Visit Harlowton - Best of Harlowton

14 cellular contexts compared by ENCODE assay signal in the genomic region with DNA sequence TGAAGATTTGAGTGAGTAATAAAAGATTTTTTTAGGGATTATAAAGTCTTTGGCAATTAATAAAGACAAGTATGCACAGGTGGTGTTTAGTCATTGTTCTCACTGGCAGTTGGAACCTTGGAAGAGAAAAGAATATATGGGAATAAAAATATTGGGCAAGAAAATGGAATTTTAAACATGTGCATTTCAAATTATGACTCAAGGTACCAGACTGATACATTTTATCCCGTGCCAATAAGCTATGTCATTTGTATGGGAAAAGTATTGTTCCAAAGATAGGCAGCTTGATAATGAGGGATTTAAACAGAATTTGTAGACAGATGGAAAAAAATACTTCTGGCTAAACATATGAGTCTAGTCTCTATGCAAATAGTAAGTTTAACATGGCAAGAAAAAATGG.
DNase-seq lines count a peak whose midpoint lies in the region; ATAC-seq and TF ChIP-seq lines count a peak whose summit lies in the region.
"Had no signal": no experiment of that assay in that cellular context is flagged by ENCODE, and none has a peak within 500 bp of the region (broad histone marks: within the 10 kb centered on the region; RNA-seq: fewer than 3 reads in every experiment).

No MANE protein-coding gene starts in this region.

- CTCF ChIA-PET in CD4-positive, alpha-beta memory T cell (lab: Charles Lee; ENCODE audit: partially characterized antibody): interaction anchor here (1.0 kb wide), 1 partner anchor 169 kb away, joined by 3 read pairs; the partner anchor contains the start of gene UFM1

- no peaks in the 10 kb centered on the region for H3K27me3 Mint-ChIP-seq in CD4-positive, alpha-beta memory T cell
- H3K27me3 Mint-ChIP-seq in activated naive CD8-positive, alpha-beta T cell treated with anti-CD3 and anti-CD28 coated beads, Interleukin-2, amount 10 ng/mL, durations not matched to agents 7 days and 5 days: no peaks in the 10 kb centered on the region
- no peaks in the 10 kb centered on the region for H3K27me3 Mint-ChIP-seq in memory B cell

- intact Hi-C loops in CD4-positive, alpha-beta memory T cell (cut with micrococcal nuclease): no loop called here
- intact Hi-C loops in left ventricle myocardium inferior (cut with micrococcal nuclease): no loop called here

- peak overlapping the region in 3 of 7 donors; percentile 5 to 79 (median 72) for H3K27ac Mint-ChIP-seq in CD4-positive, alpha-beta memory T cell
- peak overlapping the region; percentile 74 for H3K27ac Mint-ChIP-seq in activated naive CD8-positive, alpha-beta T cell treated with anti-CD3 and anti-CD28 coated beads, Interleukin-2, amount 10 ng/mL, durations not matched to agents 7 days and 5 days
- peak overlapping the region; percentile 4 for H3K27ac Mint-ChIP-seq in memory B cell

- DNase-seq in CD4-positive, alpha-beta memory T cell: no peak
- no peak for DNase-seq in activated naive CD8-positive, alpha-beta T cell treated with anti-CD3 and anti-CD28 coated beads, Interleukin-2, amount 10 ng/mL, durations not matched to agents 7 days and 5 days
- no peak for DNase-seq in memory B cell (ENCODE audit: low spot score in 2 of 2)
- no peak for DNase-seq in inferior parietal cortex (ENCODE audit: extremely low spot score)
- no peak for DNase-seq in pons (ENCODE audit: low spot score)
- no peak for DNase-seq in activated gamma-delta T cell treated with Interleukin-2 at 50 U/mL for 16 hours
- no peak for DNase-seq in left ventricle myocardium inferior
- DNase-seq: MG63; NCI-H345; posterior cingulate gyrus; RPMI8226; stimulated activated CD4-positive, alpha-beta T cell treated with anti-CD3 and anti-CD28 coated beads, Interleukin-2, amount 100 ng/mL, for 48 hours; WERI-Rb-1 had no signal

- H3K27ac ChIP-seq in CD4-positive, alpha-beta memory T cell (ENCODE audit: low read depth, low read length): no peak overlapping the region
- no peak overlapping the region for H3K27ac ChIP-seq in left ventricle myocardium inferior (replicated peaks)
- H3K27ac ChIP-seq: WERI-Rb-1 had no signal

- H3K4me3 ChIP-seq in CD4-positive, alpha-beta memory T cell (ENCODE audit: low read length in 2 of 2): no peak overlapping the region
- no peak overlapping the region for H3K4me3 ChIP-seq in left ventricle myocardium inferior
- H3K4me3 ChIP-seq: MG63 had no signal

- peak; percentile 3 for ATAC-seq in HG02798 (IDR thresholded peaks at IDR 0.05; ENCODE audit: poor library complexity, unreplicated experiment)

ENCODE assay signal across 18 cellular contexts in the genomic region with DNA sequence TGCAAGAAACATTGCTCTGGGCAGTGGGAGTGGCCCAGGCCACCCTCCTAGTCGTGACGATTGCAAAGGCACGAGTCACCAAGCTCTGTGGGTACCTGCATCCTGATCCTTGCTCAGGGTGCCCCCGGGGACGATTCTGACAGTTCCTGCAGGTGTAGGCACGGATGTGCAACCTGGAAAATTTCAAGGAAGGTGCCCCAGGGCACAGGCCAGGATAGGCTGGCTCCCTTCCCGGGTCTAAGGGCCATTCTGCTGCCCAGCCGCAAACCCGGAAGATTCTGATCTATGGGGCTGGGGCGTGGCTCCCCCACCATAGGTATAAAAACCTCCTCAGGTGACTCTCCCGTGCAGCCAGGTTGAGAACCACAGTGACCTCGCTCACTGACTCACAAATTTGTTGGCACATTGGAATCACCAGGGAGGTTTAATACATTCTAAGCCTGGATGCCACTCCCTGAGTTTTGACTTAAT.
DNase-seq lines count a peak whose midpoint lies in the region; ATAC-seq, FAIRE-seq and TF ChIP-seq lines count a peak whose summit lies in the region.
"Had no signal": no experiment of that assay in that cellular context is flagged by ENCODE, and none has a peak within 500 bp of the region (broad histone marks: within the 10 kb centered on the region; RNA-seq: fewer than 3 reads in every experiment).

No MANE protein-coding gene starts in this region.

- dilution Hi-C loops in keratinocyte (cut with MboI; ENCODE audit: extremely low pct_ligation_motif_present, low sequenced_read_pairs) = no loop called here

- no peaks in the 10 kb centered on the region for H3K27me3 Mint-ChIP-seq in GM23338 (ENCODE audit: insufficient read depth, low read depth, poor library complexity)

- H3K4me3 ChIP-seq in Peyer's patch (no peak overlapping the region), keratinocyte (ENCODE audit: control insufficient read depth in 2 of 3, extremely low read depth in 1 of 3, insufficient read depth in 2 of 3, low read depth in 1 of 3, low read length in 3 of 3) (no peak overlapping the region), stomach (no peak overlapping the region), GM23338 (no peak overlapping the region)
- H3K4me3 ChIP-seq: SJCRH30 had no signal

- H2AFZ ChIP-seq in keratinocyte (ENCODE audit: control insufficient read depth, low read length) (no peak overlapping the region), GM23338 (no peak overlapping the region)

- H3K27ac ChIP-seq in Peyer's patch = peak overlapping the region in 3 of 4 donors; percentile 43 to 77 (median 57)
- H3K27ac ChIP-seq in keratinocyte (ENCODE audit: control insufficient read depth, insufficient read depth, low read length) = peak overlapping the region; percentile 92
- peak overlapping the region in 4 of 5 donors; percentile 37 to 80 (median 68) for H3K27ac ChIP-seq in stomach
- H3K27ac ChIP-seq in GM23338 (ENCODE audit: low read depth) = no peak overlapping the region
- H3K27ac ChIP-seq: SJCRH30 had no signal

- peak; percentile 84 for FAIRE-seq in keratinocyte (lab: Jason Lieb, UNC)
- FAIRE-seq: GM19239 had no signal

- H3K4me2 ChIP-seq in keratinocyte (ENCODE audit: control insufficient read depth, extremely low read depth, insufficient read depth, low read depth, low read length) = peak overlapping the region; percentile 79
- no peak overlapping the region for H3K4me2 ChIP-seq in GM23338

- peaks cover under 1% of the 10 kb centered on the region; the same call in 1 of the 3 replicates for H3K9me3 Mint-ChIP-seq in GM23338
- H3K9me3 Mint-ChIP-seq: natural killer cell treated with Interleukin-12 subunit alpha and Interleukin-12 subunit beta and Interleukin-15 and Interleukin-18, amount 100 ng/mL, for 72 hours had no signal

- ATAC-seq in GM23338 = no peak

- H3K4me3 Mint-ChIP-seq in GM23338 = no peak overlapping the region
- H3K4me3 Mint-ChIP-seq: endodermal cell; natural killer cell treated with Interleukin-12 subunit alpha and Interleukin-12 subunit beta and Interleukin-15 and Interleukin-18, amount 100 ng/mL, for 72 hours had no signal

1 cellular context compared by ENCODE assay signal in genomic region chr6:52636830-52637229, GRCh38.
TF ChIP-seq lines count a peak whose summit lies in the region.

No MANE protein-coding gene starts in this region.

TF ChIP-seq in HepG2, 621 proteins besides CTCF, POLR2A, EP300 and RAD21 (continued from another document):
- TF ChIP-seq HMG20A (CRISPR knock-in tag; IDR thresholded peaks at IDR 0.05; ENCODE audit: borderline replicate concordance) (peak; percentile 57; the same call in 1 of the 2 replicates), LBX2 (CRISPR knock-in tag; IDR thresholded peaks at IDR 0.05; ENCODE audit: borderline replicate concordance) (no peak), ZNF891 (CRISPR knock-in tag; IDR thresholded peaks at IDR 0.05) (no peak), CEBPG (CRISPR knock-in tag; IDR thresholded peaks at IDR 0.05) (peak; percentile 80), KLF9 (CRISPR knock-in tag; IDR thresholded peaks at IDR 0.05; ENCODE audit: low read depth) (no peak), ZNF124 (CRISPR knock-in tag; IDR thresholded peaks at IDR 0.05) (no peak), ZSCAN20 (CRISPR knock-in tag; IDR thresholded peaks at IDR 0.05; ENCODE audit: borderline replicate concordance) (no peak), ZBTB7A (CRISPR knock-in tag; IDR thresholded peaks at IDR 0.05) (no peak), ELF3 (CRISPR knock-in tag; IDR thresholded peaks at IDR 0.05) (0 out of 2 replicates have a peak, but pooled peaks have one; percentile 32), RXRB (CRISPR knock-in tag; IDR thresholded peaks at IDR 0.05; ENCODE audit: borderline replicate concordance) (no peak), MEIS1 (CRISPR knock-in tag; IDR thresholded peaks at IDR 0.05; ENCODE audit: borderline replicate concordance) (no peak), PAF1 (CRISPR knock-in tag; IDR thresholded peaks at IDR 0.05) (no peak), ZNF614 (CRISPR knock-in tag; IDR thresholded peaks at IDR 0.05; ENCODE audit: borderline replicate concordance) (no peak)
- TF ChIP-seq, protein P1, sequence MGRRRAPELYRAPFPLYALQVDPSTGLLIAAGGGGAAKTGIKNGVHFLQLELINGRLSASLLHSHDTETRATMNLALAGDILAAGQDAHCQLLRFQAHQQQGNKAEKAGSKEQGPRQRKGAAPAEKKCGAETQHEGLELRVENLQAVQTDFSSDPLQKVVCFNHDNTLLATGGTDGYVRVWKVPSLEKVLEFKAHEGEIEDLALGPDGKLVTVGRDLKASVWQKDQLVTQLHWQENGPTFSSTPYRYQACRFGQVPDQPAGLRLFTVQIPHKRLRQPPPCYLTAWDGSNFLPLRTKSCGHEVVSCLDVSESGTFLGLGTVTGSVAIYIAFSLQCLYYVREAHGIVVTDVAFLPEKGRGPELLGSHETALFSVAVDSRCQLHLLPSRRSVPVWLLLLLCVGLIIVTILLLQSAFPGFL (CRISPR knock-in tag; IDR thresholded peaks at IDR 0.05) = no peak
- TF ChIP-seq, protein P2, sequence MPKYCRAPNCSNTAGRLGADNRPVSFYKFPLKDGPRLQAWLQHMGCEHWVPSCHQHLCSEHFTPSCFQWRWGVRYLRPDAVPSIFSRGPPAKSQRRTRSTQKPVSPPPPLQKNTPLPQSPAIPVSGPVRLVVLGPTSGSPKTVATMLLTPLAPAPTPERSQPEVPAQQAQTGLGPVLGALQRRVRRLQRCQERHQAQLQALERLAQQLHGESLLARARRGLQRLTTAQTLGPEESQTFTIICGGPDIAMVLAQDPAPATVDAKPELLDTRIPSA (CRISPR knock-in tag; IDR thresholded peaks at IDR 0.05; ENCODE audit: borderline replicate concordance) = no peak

Harlowton is a city and is the county seat of Wheatland County, Montana, United States. The population was 997 at the 2010 census. The city was once the eastern terminus of electric operations (1914–74) of the Milwaukee Road railroad's "Pacific Extension" route, which went all the way to Avery, Idaho. Here, steam or diesel locomotives were changed or hooked up to electric locomotives. Harlowton was founded in 1900 as a station stop on the Montana Railroad, a predecessor to the Milwaukee, and was named for Richard A. Harlow, the Montana Railroad's president. The area around Harlowton is rich in agriculture, the leading products being wheat, barley, cattle, sheep and honey bees. Major employers are Wheatland Memorial Healthcare, Harlowton High School, Hillcrest Elementary School, Musselshell Ranger District, Midtown Market 2 Grocery Store, Rays Sport and Western Wear, Cream of the West, Rocky Mountain Cookware,, and the Judith Gap Wind Farm. The local newspaper is the Times Clarion. Harlowton is surrounded by the Crazy, Little Belt and Big Snowy Mountains, which are a part of the Lewis and Clark National Forest. The National Forest offers plenty of acreage for recreational activities; camping, sight-seeing, hunting, OHV riding, snowmobiling, etc. Fishing access sites are located along the Musselshell River or at nearby Deadman’s Basin or Martinsdale Reservoir. There are three parks located within Harlowton: Chief Joseph Park, Deer Park, and Fischer Park. The old Milwaukee Railroad track bed has been converted into the “Smoking Boomer” trail. Of special interest are the pioneer bronze sculpture, entitled 'And They Called the Land Montana' and the Veteran’s Honor Wall located in front of the Wheatland County Court House. The Rodeo, Wheatland County Youth Fair, and Harlowton Kiwanis Show are annual events that take place in Harlowton. Area attractions include the Upper Musselshell Museum, Milwaukee Depot Museum, and Jawbone Creek Country Club. There is a public library, pool, theater, airport, and rifle range. Within 100 miles are the Nez Perce National Historic Trail, Charles M. Bair Museum, and Showdown Ski Area. Prehistory The Upper Musselshell River Valley is named for the Musselshell River which got its name from the large number of fresh water mussels found in its river bed. In the fall and winter weather, the bison would migrate to the lower altitudes along the Musselshell River. Early plains hunters, taking advantage of the large bison population, frequented this area. Some of the tribes that traveled through the area were the Crow, Blackfeet, Flathead, Gros Ventre, Northern Cheyenne, Nez Perce, Shoshones, Sioux, and Assiniboine. Harlowton lies within the Montana High Plains that form a part of the Northwestern Plains. The area is most known archeologically for the line of demarcation which was mutually established between the Crow and Blackfeet tribes that passed through the area. This fifty mile rock line fence crossed east to west from the Big Snowy Mountains to the Crazy Mountains. The rock line hunting boundary was the cause of several battles in the area. Within Wheatland County, site surveys have recorded and assigned Archaeological site numbers to Sentinel Rock, the Fish Creek Pictograph, Owl Canyon Pictograph, Winnecook Petroglyph, Fortification site, and to several buffalo jumps in the area. The Big Snowy, Little Belt, Castle and Crazy Mountains have produced five Wickiup Sites (conical shaped timbered lodges) and several Pictograph sites. On May 7, 1868, a treaty with the Crow Nation and the United States Government opened the Musselshell River Valley to settlement. The first sheep operation on the Upper Musselshell was started by P.J. Moore in 1878. The first large cattle operation in the area was the Chicago Montana Livestock Company in 1882 with S.S. Hobson as part owner and manager. Big Nose George Robbery In 1878, JV Salazar (Mexican John) was robbed of his horses, grub, and guns near the present site of Harlowton by the noted horse thief George Parrott (Big Nose George). At the time of the Salazar robbery, George Parrott was known to be camping on the Musselshell River with Andrew Garcia where he was holding a bunch of stolen horses on his way to Canada. Big Nose George was later hung at Rawlins, Wyoming. Merino/Harlowton The town of Merino was officially established in 1881. The name Merino came from the breed of sheep (Merino) that were run in the area by Charles Severence at the time. The trading post owned by John and Archie McEachnie housed the post office, store and saloon. The first railroad into the area was the Montana Railroad (nicknamed the “Jawbone Railroad”) in 1899. The Montana Railroad terminal was located one mile northwest of Merino, so it was decided to relocate the town site. On June 10, 1900 Richard Harlow, father of the Montana Railroad, and Arthur Lombard, surveyor and promoter of the Montana Railroad, auctioned off lots of the new town site. The name Merino was changed to Harlowton on November 9, 1900. The first building to be erected in the new town site was a barber shop, owned by Thomas Hanzlik. On June 17, 1907 a fire destroyed 24 buildings on the north side of Harlowton’s Main Street. The town was re-built, though most of the construction took place on Central Avenue to correspond with the Milwaukee Railroad plot. The first town election was held on June 6, 1908. Mr. A. T. Anderson was elected mayor. The grand opening of the Graves Hotel was on June 19, 1909, with a banquet and dance. Andrew Chris Graves was the principal owner. The Graves Hotel was added to the National register of historic places on August 6, 1980. Wheatland County was created by act of legislature on April 1, 1917, to become the 41st county in Montana. Harlowton became the county seat. Wheatland County was the first county in the US to go over its’ goal in the WWI Liberty Bond drive of 1918. For this effort, a ship, the USS Wheatland (AKA-85), was named after the county. The 163rd Infantry Regiment is a regiment of the Montana National Guard based in Harlowton. It went overseas with the 41st Infantry Division in World War II. Milwaukee Railroad In 1906 the Milwaukee Railroad started building west with its route coming though Harlowton. On December 5, 1907 work was started on the Milwaukee Railroad Roundhouse in Harlowton. The first passenger train from the east rolled into Harlowton on March 9, 1908, with freight trains to follow. In 1915 the Milwaukee Railroad was electrified from Harlowton to Avery, Idaho; over 450 mountainous miles. Harlowton became the eastern terminus of electric operations and was known as the “the place where electricity replaces steam.” The Milwaukee Railroad dropped its electrified system in 1974, just months before the OPEC oil embargo of the United States. The Milwaukee Railroad was abandoned following a bankruptcy settlement and the last train that went through Harlowton was in March 1979. Milwaukee Road Historic District was listed in the National Register of Historic Places in July 8, 1988. The Depot has been converted into the Harlowton Milwaukee Depot Museum.